To say this year has challenged the mental health of many is an understatement, with calls to Lifeline having reached record highs during 2020. Australian freediving champion Adam Sellars knows what it’s like to suffer debilitating depression and has found his chosen sport is an excellent way to deal with not only depression and anxiety, but also everyday life pressures.
The Point Cartwright father of two runs freediving workshops and retreats around Australia and overseas that double as self-development courses and has shown more than 400 people that learning to control the mind underwater can translate to better outcomes in work, relationships and all areas of life.
“Freediving is a great vehicle in terms of hierarchy of human needs,” Mr Sellars says. “Oxygen is number one. When you take oxygen away from someone, you hold up a mirror to them. Very quickly you see how they deal with their stuff, how they deal with anxiety. Instead of worrying about how long you’ve been holding your breath, you work through the muscle groups of the body and tell them to switch off.
“Some students come along and the first breath hold they do for the day is like, 45 seconds. Then I work with them and install the belief that we’re built for it – humans do the same thing when they dive as whales and dolphins, the mammalian dive reflex, which helps us dive on one breath. By the end of the day, the average people can hold their breath underwater is three to four minutes.
“This is where the meditation world meets the freediving world,” he says. “You can build the ability to stay present and control your nervous system. One of the easiest ways is through breath. It’s something you can change on a dime and it’s directly linked with your nervous system. When you’re about to get into a disagreement, your breath will change, telling your nervous system that whatever is going on right now is not good. This inhibits your digestion and your immune system. All the stress and anxiety of coronavirus is repressing our immune systems and triggering the sympathetic nervous system.
“What I teach is as simple as having three to five minutes of targeted breath. Closing the eyes down is really significant because it tells the brain where you are is safe. Breathing through the nose gives you much better quality of air, belly breathing with a long exhale stimulates the vegas nerve, which is responsible for putting us into the parasympathetic nervous system, which is where you want to live, rather than the sympathetic nervous system.”
As an Australian freediving champion, Mr Sellars competes around the world (when we’re not in the grips of a pandemic), diving to 74 metres and holding his breath for six minutes and two seconds. He discovered freediving only five years ago, but took to it immediately and found it had life-changing effects on his mental health.
“For 27 years on this earth, I was always happy,” he says. “Then all of a sudden, I just wasn’t and I couldn’t find the answers. I had an inability to deal with the pressures of life. For the first time I was responsible for small humans eating, when I had kids. I had a business that wasn’t doing too well, my marriage was falling to pieces.”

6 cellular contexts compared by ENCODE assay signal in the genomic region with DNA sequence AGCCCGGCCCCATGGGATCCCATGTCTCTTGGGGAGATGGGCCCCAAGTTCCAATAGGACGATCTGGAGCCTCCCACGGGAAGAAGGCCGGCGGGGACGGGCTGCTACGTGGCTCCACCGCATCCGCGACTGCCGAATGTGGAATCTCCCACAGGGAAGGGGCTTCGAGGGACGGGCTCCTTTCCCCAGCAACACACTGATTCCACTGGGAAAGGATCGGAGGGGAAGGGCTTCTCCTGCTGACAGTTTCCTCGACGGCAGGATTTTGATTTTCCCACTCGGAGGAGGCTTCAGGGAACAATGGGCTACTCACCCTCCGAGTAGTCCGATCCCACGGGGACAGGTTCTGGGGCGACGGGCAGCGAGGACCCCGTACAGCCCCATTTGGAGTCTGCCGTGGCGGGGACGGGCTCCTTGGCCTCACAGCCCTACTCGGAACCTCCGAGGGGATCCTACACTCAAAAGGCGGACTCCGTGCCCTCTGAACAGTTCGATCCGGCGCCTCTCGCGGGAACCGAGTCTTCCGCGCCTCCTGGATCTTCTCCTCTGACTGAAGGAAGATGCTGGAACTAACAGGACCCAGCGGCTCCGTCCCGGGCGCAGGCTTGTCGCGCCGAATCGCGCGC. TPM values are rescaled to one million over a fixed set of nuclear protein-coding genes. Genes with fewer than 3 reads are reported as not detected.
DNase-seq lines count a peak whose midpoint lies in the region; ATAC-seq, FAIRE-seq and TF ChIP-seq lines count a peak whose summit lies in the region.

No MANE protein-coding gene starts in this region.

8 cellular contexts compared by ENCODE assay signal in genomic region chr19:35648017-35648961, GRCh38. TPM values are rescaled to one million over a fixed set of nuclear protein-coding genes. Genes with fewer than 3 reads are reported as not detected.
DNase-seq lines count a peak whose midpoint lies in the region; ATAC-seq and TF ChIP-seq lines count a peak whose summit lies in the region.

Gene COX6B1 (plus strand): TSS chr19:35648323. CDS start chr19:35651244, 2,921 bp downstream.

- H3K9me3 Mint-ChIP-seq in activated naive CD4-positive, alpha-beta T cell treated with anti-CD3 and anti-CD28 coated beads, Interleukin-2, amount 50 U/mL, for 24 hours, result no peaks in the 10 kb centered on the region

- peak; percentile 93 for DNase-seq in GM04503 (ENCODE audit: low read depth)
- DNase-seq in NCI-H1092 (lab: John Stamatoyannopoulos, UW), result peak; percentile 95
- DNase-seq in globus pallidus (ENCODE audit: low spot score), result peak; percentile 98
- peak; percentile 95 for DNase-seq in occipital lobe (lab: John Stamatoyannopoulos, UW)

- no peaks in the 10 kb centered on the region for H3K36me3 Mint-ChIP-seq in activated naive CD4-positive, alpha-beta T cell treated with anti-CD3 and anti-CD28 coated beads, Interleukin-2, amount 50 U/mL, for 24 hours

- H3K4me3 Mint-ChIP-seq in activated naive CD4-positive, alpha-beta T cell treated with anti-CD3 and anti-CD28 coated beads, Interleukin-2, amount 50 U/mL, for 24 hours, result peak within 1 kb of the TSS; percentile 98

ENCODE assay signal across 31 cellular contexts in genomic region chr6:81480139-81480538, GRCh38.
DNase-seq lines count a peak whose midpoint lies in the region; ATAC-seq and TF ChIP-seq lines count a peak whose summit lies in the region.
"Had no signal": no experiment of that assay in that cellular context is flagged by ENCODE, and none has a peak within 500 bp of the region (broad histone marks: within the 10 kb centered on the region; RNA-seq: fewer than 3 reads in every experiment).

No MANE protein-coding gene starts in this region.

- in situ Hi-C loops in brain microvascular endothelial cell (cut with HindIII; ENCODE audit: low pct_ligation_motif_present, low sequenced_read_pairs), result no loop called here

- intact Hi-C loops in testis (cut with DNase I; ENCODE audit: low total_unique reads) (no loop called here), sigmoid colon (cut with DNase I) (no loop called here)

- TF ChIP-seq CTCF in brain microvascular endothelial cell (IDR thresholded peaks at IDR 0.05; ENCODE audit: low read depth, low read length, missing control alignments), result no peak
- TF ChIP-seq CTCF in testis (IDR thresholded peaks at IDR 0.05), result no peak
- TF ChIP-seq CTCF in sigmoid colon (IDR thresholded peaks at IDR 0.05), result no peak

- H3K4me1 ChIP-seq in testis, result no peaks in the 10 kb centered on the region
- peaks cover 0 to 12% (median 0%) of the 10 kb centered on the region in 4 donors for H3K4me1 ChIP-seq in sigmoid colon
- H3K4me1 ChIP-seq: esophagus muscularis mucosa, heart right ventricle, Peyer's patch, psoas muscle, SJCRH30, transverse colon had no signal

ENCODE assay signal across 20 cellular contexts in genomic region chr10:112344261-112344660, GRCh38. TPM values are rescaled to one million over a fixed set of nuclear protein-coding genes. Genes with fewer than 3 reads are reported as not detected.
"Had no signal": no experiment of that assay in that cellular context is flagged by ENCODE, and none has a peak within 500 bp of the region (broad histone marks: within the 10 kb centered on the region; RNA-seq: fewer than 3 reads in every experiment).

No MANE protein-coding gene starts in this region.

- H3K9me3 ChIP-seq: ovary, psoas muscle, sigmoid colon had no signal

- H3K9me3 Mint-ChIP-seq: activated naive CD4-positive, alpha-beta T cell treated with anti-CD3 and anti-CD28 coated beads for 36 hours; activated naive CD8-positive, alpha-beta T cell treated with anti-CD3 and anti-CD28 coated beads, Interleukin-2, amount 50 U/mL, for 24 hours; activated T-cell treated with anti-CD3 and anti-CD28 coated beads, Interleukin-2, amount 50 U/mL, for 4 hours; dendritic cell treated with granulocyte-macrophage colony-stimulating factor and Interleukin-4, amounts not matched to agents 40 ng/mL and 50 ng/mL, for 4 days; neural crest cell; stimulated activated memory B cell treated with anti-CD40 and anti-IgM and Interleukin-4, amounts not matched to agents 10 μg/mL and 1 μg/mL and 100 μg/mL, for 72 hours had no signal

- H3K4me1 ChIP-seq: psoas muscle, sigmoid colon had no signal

A turning point came when a friend invited Mr Sellars to go spear fishing one fateful day in 2015. “I was a swimmer, but I hadn’t been in the open ocean,” Mr Sellars says. “I was like, I’m pretty sure sharks live here. In those two hours, I was back to feeling like Adam again. I knew I wanted more.
“I went and did a freediving course in Bali because you couldn’t do it in Australia. That sparked what I have today with The Pressure Project. I went from deep, dark depression to representing Australia in 12 to 18 months. Everything that freediving embodied and all the principles of it helped me get out of my depression and has kept it at bay ever since.
“My first instructor asked me, ‘what’s the difference between scuba diving and freediving?’ He said, in scuba diving, you go down and look around at the pretty fish. In free diving, you look within. Over my journey I’ve come to realise what he was talking about and I’ve been able to implement it in my life and help others implement it in their lives.
“With coronavirus, there’s a constant stream of bad news. Even before that, it was ‘I can’t afford the rent next week, my boss is riding me, I’m fighting with my partner.’ This stuff won’t kill you, but our brains flag it as a threat to our life. Stress is the biggest killer of humans bar none.
“Stress chemicals are really bad for our health. If you have the ability to be present and not be future thinking, you can build it like a muscle. You just get better and better at it. It’s about controlling the controllables, in everything you do.
“We stress about so much stuff we can’t control. We can’t control what happens to us in life, but we can control our response to what happens.”
For more information visit thepressureproject.com.au.